I underwent an epiphany while in Franconia.
The beers that I liked the best were the simplest. Like Frau Hofmann's Export. Just Vienna malt anf Hallertuer hop pellets. Will's Dunkles. Beers with a recipe that you could scribble on the back of a fag packet. There was an honesty to these beers.
Earlier this week I saw a programme about Greek cooking. Most dishes only use two or three ingredients. Real peasant cooking, simple but packed with flavour. Franconian brewing is very much in that tradition. Great raw materials, passion and love. Yes, love. Every brewer spoke of their beer as of their child.
Beer runs deep in Franconia. A brewery is part of the life of most villages. The connection villagers have to their local beer, we cannot hope to comprehend. It's something far more profound than mere brand loyalty. The brewer is like a member of the family.
I've seen enthusiastic brewers before. But the emotional, almost spiriual attachment of Franconian brewers to their beer is of a different magnitude.
What are microbreweries elsewhere up to? Take a look at the list of ingredients. How many types of malt are in them? How many varieties of hop? Is it all necessary? How much impact do some of the ingredients have on the taste of the finished product? Why use a diferent variety of yeast for every beer?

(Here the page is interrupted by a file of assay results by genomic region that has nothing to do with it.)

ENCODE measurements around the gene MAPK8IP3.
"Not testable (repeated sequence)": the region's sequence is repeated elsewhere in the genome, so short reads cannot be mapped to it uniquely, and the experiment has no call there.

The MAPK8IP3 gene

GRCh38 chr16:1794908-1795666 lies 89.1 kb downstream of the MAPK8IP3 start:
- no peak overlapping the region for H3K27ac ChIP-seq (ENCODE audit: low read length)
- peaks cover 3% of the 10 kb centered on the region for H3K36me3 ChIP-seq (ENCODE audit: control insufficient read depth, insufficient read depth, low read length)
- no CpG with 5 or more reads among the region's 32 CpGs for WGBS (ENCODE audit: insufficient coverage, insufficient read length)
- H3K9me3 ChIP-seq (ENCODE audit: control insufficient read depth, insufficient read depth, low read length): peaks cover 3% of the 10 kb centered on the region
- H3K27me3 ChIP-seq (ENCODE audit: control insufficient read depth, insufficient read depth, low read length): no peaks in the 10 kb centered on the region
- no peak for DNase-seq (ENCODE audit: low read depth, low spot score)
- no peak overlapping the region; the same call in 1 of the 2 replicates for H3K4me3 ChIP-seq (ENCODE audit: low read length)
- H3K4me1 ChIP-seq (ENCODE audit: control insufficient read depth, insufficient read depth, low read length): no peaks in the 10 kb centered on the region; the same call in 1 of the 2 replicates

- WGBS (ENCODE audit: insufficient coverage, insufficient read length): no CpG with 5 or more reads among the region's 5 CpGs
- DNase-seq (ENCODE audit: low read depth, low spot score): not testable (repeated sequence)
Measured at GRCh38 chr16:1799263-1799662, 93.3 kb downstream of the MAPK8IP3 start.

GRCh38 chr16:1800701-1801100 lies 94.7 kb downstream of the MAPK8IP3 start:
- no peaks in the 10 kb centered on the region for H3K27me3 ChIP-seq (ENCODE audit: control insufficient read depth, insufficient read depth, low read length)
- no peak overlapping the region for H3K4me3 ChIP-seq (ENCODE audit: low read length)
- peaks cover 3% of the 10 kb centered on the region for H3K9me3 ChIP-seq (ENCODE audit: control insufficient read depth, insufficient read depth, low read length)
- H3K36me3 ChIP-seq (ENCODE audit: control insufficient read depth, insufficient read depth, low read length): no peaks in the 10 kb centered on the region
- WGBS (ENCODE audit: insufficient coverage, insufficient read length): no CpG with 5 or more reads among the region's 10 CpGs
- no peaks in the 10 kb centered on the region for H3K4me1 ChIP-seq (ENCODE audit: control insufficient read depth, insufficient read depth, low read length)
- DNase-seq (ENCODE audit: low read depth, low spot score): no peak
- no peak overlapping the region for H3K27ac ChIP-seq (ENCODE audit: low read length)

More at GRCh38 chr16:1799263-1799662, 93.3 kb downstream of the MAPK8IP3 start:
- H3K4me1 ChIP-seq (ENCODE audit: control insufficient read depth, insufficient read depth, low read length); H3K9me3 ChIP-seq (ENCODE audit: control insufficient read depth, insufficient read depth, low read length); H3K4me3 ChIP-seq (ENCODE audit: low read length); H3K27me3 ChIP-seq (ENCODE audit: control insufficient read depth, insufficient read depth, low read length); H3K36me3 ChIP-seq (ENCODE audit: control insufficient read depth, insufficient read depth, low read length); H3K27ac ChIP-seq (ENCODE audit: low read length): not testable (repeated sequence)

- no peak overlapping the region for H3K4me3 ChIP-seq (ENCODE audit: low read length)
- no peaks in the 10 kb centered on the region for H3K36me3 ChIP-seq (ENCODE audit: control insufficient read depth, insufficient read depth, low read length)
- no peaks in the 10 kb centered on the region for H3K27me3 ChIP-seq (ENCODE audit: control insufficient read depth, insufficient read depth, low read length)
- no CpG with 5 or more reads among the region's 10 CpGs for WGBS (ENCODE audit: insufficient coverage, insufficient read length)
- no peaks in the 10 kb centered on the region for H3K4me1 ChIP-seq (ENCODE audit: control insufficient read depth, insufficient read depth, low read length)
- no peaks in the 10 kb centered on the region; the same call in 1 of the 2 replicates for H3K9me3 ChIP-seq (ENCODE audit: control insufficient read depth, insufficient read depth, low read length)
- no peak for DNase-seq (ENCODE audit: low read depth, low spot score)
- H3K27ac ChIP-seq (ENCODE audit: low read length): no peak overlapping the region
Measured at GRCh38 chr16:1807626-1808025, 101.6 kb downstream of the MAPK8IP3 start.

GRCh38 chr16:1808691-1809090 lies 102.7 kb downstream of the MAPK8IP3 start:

A lot of microbrewed beer now seems frivolous to me. Like pretentious nouvelle cuisine. too complicated for its own good.
More than 3 types of malt in a beer and they're having a laaarf. Three's all they needed to make Courage Russian Stout, the most complex beer I've ever tasted by several streets.
Honest beer is what I want. Beer that can look me straight in the eye and not flinch. Beer with heart. Beer that's like an old friend. Beer you can sit and drink by the pint in a pub with your mates.
Take a look at the beer in your glass. What is it? Honest, or a wee bit pretentious?
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